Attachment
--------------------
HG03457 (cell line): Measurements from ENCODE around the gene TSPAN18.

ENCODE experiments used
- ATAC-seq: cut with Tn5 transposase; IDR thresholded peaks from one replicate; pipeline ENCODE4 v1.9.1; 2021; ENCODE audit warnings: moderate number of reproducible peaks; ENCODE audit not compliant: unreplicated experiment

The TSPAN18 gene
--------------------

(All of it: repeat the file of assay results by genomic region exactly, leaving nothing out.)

HG03457 (cell line): Measurements from ENCODE around the gene TSPAN18.

ENCODE experiments used
- ATAC-seq: cut with Tn5 transposase; IDR thresholded peaks from one replicate; pipeline ENCODE4 v1.9.1; 2021; ENCODE audit warnings: moderate number of reproducible peaks; ENCODE audit not compliant: unreplicated experiment

The TSPAN18 gene